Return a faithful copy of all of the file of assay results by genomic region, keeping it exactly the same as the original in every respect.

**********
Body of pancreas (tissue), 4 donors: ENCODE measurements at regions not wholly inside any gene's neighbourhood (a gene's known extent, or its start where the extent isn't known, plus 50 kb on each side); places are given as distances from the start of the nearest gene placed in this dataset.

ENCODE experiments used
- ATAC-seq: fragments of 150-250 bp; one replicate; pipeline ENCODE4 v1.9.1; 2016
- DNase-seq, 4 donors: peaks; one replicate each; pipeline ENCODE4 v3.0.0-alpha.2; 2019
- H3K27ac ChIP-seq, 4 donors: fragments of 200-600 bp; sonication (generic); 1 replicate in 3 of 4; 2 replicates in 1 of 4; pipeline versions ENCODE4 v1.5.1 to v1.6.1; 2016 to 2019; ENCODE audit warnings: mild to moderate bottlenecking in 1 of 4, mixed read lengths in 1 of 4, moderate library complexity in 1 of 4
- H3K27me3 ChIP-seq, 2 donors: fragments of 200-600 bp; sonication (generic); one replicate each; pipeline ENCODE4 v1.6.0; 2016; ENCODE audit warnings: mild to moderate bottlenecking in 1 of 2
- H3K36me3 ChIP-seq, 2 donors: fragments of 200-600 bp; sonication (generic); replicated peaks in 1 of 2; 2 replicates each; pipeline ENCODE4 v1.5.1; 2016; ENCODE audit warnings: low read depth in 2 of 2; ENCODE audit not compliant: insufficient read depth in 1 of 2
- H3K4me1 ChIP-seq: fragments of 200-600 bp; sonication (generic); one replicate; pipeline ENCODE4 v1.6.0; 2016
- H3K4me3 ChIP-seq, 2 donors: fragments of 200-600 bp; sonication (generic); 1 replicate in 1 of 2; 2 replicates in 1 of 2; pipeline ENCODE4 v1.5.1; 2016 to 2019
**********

Body of pancreas (tissue), 4 donors: ENCODE measurements at regions not wholly inside any gene's neighbourhood (a gene's known extent, or its start where the extent isn't known, plus 50 kb on each side); places are given as distances from the start of the nearest gene placed in this dataset.

ENCODE experiments used
- ATAC-seq: fragments of 150-250 bp; one replicate; pipeline ENCODE4 v1.9.1; 2016
- DNase-seq, 4 donors: peaks; one replicate each; pipeline ENCODE4 v3.0.0-alpha.2; 2019
- H3K27ac ChIP-seq, 4 donors: fragments of 200-600 bp; sonication (generic); 1 replicate in 3 of 4; 2 replicates in 1 of 4; pipeline versions ENCODE4 v1.5.1 to v1.6.1; 2016 to 2019; ENCODE audit warnings: mild to moderate bottlenecking in 1 of 4, mixed read lengths in 1 of 4, moderate library complexity in 1 of 4
- H3K27me3 ChIP-seq, 2 donors: fragments of 200-600 bp; sonication (generic); one replicate each; pipeline ENCODE4 v1.6.0; 2016; ENCODE audit warnings: mild to moderate bottlenecking in 1 of 2
- H3K36me3 ChIP-seq, 2 donors: fragments of 200-600 bp; sonication (generic); replicated peaks in 1 of 2; 2 replicates each; pipeline ENCODE4 v1.5.1; 2016; ENCODE audit warnings: low read depth in 2 of 2; ENCODE audit not compliant: insufficient read depth in 1 of 2
- H3K4me1 ChIP-seq: fragments of 200-600 bp; sonication (generic); one replicate; pipeline ENCODE4 v1.6.0; 2016
- H3K4me3 ChIP-seq, 2 donors: fragments of 200-600 bp; sonication (generic); 1 replicate in 1 of 2; 2 replicates in 1 of 2; pipeline ENCODE4 v1.5.1; 2016 to 2019